Heroin addiction is skyrocketing nationwide, but the largest increase of overdose deaths according to the CDC is right here, in the Midwest. It’s a devastating reality hundreds of metro-Detroit families face.
Like so many, Macomb County mom Lori Vernier was blindsided. She never saw it coming. Now, she’s desperate to know what happened the night her son died and determined to do what she can to help prevent other families from experiencing her pain.
18-year-old Matthew Vernier was many things... "The love of my life," says his mother Lori Vernier.
He went to church, played sports and "he was known for helping others, he was smart," says Vernier.
After graduating from high school in 2015, the St. Clair Shores teen planned to attend Macomb Community College in the fall. One thing Matthew was not, his mother says adamantly, is an addict.
"There was no signs of him ever using heroin. He was against it! I’m not gonna believe it. If he tried it that night, it was probably his first time," says Vernier.
That night, August 12th 2015, investigators say Matthew and two childhood friends - Joshua Conley and Andrew Justice - went to Detroit to buy and use heroin together. Matthew never made it home.
"Detectives came rapping on my door at like 7 in the morning, telling me that my son is dead. I’m like, well, he was with Andy! I called his mother and said what happened? Matthew was with Andy!"
Matthew was found dead in the back seat of his jeep, in a CVS parking lot in Sterling Heights all alone.
After a woman called 911 to report seeing two men drag a body through the drug store parking lot then put it in a vehicle. The medical examiner found both heroin and fentanyl in his system, declaring cause of death a drug overdose.
"It's the worst parents nightmare," says Vernier.
It’s a heartbreak Macomb County Prosecuting attorney Eric Smith is seeing all too often.
"In the old days it was bad kids from the wrong side of the tracks, now it encompasses all levels of society," says Smith.
As heroin use skyrockets in suburban neighborhoods across the country, Macomb County is dealing with it’s own epidemic. From 2010 – 2012 Macomb had 202 heroin overdose deaths, more than any other county in the state according to a recent health department report.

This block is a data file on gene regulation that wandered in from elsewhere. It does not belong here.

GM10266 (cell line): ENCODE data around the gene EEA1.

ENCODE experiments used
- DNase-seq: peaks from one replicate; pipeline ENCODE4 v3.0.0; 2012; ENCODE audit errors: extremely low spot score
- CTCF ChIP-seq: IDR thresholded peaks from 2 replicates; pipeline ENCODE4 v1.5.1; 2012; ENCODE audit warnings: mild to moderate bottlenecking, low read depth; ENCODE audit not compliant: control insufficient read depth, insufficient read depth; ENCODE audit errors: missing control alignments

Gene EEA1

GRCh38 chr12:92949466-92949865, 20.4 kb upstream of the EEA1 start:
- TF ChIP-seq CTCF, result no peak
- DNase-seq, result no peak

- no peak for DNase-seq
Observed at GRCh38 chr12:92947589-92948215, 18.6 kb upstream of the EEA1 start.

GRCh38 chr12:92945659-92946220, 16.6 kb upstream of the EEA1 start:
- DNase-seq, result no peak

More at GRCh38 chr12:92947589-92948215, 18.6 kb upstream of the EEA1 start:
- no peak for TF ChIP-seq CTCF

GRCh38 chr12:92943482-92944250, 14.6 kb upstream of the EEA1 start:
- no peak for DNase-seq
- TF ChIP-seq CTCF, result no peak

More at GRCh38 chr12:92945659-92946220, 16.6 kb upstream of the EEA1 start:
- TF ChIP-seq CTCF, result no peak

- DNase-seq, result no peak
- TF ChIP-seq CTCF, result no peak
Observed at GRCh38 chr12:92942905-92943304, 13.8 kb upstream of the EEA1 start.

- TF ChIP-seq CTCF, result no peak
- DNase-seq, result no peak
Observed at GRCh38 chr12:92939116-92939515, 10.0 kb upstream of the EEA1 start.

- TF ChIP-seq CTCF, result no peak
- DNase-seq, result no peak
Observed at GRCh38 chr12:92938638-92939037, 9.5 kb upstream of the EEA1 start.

And the death toll continues to rise.
"Literally over a 100% in the last 4 years! It's unbelievable ..." says Smith.
Many deaths, like Matthew Vernier’s, could have been prevented.
"If either one of his friends had made a phone call to 911 or driven him to the hospital instead of dropping him off at his car, there's a good chance that Matthew Vernier would be alive right now," says Smith.
While the State of Michigan does have a “Good Samaritan” law offering legal protection to those who call 911 in the case of a drug overdose, it isn't a crime to stand by and do nothing.
Joshua Conley and Andrew Justice are currently facing misdemeanor charges for moving a dead body.
"It's completely disgusting. I feel like it's pretty much a legal murder," says Lori Vernier.
Prosecutor Eric Smith says, legally, that's all he can do. The state is currently considering a “Duty to Act" bill which would require a bystander to call for help when someone is in medical distress.
"And I'm in favor of all of that. It's the lowest thing you have to do, pick up the phone and call 911," says Smith.
While Lori Vernier searches for answers and hopes for change, she has a message to share.
"What I want to say to kids: Don't trust your friends. Don't mess with drugs. Because in the long run, they're going to cover themselves and the only one that's going to be left behind is your friends and family and a torn mother... a torn mother."
Macomb County is working to cut off the heroin epidemic at the roots through education and prevention programs. Families Against Narcotics is one of those programs, you can find resource and info on their website. http://www.familiesagainstnarcotics.org/